5 Tips for Upselling at the Hotel Front Desk
Front desk agents are one of the first points of interaction that hotel guests have with staff while on property – and first impressions can set the tone for the guest’s entire stay.
Greeting guests by name and with a smile is, of course, a given. But those who truly shine in this highly consumer-facing role are successful in the art of upselling guests on higher room categories. Typically, hotels that view this as a potential revenue stream will have a formal training program in place.
So set out to impress with your knowledge of the position during the interview process and ask if your employer offers front desk staff an official upsell education program. If so, the program represents an opportunity for front desk staffers to better their sales skills and for the hotel to better its bottom line through a series of simple techniques:
1. Offer a personalized, friendly greeting
Greet arriving guests with the same friendly, hospitable demeanor as you always would. Smiling and establishing eye contact are essential to warmly welcoming guests as they check in as is asking open-ended questions such as “how was your trip?” along with questions that demonstrate how you recognize them as unique individuals. Reference information included in the reservation and/or guest profile, acknowledging that guests are staying at the hotel while on their honeymoon or to enjoy a family vacation and then ask if they need suggestions for relevant local experiences.
But remember to be equal parts approachable and professional because you are representing the hotel as much as you are yourself as a service professional.
2. Research the guest before upselling
Be sure to look at the reservation carefully and the guest profile, if one exists, in order to identify those guests who have the greatest likelihood of upgrading. Business-related reservations such as corporate bookings or negotiated rates are probably not going to make good upsell prospects since their accommodations will be expensed back to their company.
But leisure travelers, including couples on a romantic getaway, family groups, extended-stay travelers, anyone celebrating a special occasion, as well as those who booked through an online third party such as an online travel agency (OTA) or walk-ins have upsell potential and they typically are not aware of the hotel’s various room categories. Also, note the guest’s payment method as that – particularly elite credit cards – can also indicate how receptive he or she will be to an upgrade.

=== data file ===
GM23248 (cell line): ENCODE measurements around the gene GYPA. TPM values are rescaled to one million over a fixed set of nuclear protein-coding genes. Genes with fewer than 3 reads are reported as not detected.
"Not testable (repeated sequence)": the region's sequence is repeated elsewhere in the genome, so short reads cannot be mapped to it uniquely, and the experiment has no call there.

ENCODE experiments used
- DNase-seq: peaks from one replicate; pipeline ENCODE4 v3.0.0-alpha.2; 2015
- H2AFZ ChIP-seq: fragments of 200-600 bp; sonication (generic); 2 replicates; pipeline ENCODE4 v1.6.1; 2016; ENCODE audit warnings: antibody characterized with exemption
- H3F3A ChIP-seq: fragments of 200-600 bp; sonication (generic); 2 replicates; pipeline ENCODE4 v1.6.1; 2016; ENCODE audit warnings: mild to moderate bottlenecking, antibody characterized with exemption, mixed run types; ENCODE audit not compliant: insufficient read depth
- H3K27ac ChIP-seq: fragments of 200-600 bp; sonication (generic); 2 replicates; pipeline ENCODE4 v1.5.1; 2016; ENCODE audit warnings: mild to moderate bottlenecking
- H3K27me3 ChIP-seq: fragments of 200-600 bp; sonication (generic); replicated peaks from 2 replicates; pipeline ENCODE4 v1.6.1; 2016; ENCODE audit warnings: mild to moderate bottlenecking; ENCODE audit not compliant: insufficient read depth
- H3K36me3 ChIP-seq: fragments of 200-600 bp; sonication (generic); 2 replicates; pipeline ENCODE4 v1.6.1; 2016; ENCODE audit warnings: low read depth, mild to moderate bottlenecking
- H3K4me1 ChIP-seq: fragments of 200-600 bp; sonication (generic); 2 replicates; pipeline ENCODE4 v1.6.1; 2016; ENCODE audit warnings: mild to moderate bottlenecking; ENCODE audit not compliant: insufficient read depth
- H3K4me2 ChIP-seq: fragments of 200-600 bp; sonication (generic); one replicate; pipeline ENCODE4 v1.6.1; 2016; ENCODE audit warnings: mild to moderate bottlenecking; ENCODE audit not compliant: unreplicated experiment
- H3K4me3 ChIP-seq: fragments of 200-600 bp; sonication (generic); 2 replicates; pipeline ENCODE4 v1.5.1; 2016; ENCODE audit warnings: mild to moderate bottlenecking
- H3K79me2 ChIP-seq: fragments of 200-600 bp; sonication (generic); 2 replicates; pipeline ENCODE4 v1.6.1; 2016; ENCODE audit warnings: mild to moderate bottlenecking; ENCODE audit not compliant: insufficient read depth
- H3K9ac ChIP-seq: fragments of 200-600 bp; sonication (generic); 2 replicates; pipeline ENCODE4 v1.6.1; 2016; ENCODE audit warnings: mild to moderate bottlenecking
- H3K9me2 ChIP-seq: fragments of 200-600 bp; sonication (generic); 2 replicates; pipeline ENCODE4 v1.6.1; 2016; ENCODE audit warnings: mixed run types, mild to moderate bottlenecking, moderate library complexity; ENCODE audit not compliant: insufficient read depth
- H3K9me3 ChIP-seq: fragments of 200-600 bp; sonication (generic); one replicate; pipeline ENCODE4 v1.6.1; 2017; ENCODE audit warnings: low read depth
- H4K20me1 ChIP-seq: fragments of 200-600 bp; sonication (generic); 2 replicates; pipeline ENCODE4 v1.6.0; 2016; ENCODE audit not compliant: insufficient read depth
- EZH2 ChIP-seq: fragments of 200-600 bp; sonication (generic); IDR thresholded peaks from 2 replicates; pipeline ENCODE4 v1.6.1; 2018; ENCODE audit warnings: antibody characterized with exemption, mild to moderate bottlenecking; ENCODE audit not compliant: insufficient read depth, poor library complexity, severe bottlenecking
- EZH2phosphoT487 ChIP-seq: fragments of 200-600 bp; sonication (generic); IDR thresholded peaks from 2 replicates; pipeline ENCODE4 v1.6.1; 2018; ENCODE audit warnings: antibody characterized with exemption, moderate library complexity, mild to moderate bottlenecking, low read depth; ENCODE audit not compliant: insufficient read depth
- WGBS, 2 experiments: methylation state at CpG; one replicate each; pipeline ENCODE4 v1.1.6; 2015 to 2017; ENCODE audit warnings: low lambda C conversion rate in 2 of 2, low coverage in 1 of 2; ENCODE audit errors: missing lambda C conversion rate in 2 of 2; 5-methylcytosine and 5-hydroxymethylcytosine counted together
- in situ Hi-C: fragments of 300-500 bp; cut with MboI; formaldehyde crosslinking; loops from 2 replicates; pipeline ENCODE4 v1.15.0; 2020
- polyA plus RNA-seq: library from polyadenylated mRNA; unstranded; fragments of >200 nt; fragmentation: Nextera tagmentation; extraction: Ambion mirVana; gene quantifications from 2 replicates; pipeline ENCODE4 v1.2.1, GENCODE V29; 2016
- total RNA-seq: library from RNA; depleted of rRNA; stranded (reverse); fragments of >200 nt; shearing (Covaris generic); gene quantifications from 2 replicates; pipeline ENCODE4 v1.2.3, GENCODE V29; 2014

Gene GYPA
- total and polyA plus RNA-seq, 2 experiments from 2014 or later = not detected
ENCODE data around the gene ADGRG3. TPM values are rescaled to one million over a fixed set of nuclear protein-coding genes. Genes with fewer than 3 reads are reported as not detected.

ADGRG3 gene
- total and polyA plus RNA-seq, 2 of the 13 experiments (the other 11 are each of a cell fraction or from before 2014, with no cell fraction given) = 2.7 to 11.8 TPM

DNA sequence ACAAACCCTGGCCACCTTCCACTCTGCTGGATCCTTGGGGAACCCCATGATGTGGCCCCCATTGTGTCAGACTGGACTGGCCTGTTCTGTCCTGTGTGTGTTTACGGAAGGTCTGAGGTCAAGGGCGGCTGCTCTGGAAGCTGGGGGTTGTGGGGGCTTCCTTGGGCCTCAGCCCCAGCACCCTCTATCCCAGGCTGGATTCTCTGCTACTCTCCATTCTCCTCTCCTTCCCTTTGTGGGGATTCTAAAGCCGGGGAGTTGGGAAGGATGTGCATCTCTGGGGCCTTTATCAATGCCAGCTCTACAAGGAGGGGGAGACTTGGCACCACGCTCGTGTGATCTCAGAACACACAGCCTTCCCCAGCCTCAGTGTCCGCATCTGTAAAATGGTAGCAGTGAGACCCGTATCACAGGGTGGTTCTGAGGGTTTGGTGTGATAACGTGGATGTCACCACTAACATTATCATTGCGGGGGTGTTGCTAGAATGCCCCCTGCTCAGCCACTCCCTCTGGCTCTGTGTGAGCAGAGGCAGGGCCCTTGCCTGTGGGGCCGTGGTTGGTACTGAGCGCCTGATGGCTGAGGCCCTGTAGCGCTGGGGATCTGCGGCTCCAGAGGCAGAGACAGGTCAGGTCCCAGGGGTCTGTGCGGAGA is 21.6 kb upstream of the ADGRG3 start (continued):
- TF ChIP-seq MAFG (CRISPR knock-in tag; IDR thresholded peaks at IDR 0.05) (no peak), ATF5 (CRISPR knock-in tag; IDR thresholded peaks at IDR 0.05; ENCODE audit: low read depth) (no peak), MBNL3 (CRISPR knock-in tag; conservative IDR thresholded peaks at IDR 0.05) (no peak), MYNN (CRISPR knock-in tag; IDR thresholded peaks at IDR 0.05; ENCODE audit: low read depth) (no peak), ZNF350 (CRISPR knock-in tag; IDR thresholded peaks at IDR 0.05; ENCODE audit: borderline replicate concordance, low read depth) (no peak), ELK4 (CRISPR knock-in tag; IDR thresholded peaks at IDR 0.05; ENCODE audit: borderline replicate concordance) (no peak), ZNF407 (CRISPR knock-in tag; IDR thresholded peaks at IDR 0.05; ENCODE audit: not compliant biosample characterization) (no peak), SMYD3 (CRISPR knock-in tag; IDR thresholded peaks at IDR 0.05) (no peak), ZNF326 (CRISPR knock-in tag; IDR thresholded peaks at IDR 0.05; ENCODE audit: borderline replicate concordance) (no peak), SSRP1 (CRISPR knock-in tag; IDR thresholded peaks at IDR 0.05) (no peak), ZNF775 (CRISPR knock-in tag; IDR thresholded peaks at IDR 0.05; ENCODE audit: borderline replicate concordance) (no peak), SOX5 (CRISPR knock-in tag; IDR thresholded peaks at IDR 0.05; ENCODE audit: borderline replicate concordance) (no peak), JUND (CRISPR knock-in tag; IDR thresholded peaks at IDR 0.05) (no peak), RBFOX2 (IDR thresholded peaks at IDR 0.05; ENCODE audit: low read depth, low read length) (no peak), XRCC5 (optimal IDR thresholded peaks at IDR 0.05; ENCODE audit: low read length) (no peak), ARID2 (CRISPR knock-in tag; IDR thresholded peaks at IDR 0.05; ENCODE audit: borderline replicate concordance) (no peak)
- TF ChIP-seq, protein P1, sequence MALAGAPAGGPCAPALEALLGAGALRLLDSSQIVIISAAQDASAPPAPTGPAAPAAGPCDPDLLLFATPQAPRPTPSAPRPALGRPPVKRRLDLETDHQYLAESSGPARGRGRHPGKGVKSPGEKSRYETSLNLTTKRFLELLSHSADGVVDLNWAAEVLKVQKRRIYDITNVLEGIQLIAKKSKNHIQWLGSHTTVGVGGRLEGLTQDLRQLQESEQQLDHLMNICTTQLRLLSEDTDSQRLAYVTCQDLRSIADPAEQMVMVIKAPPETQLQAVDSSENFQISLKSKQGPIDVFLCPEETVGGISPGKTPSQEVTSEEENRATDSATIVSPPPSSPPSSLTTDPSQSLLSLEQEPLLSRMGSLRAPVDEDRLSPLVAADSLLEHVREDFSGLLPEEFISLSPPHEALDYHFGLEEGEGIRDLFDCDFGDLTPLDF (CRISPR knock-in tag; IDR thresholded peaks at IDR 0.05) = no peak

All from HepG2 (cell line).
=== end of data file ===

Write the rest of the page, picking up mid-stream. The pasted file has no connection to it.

3. Ask good questions
Take those initial greeting questions to the next level in order to better understand what guests expect of their hotel stay. This is particularly vital with guests who made their booking through a third party and may not have previously had the chance to share special requests directly with the hotel.
Will the kids need a TV of their own so there’s no fighting over the iPad and parents can still enjoy their favorite shows? Do couples prefer room to spread out? Positive responses are an opportunity to acknowledge the benefits of the room that they are about to check into, but also to point out how a specific higher room category could better fit their needs.
4. Know your hotel
Before anything else, learn everything there is to know about the hotel’s various room categories, including the features and benefits of each. Mention the price difference only after explaining the room’s additional features. Better still, offer multiple options, starting with the lowest of the incremental price differences.
Don’t simply recite the upgraded amenities as statements of fact. “Access to the executive lounge” should become “your room key will also give you entry to our executive lounge where complimentary breakfast and evening cocktails are served.” Also, remember to check that the inventory is actually available before suggesting it.
5. Become an expert
In addition to selling upgraded room categories, some hotels’ upsell program will also extend to parking, early check-in or late check-out, room packages, in-room services such as a bottled of wine, upgraded WiFi and even cross-selling opportunities such as breakfast daily or spa services.
Moreover, there are also hotels that will offer front desk staff some form of added compensation or commission for upselling guests. One more reason why it’s well worth asking about any training programs that the hotel may offer its front desk agents while still in the interview process.